Woods is currently ranked No. 71 in the world, down two spots from last week, and based on projections it means that he'll need to finish no worse than a tie for eighth to have a chance of cracking the top 50. Woods' last top-10 finish at a major came at the 2013 Open at Muirfield, where he tied for sixth.


Updated Official World Golf Ranking


There are actually two OWGR cutoffs for the Bridgestone, July 23 and July 30. That means that Woods could theoretically still add a start at next week's RBC Canadian Open to chase a spot in the top 50, but he has said on multiple occasions that this week will be his last start of the month. The WGC-Bridgestone Invitational will be played Aug. 2-5.

There wasn't much movement in the world rankings last week, with the top 10 staying the same heading into the season's third major. Dustin Johnson remains world No. 1, followed by Justin Thomas, Justin Rose, Brooks Koepka and Jon Rahm. Defending Open champ Jordan Spieth is ranked sixth, with Rickie Fowler, Rory McIlroy, Jason Day and Tommy Fleetwood rounding out the top 10.

Despite taking the week off, Sweden's Alex Noren moved up three spots from No. 14 to No. 11, passing Patrick Reed, Bubba Watson and Paul Casey.

John Deere Classic champ Michael Kim went from No. 473 to No. 215 in the latest rankings, while South African Brandon Stone jumped from 371st to 110th with his win at the Scottish Open.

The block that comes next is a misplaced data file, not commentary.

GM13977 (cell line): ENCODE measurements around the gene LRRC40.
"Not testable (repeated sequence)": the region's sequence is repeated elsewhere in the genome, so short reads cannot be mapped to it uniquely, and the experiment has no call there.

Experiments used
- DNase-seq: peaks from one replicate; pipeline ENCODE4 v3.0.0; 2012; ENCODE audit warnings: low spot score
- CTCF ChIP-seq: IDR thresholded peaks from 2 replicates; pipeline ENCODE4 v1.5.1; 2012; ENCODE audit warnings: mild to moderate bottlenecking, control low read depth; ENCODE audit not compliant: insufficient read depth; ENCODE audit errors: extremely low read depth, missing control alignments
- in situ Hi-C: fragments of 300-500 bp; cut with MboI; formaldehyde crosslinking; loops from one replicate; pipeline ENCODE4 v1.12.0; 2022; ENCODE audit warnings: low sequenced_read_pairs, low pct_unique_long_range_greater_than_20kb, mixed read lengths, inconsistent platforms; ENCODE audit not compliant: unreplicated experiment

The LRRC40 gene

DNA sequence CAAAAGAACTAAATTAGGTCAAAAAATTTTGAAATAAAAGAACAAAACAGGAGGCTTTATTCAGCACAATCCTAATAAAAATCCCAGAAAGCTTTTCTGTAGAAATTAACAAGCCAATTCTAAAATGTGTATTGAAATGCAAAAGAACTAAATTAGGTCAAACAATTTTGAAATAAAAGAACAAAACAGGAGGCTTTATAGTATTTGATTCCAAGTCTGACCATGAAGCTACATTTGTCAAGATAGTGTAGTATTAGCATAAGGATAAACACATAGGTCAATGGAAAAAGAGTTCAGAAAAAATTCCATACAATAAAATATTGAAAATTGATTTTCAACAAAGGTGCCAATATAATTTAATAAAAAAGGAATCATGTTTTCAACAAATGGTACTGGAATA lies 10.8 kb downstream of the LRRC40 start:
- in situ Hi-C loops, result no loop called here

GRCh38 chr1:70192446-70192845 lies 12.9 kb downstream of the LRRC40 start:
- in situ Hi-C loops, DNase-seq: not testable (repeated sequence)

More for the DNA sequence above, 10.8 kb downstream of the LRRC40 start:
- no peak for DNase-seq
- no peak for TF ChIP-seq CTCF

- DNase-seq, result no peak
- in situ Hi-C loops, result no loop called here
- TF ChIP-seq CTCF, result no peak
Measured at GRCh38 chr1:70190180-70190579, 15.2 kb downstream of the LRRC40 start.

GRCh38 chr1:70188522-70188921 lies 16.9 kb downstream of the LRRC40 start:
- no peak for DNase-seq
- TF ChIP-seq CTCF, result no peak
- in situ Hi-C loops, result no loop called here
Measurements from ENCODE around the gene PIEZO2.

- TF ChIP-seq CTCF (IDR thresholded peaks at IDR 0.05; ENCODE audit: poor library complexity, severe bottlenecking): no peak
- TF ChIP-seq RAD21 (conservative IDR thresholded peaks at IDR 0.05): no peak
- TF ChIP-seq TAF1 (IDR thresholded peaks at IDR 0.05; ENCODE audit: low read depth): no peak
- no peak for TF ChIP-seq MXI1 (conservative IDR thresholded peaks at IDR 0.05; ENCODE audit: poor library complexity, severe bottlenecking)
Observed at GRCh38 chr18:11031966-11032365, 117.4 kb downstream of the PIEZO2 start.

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Spieth takes familiar break ahead of Open defense

By Rex HoggardJuly 16, 2018, 3:50 pm

CARNOUSTIE, Scotland – As his title chances seemed to be slipping away during the final round of last year’s Open Championship, Jordan Spieth’s caddie took a moment to remind him who he was.

Following a bogey at No. 13, Michael Greller referenced a recent vacation he’d taken to Mexico where he’d spent time with Michael Phelps and Michael Jordan and why he deserved to be among that group of singular athletes.

Spieth, who won last year’s Open, decided to continue the tradition, spending time in Cabo again before this week’s championship.


Full coverage of the 147th Open Championship


“I kind of went through the same schedule,” Spieth said on Monday at Carnoustie. “It was nice to have a little vacation.”

Spieth hasn’t played since the Travelers Championship; instead he attended the Special Olympics USA Games earlier this month in Seattle with his sister. It was Spieth’s first time back to the Pacific Northwest since he won the 2015 U.S. Open.

“I went out to Chambers Bay with [Greller],” Spieth said. “We kind of walked down the 18th hole. It was cool reliving those memories.”

But most of all Spieth said he needed a break after a particularly tough season.

“I had the itch to get back to it after a couple weeks of not really working,” he said. “It was nice to kind of have that itch to get back.”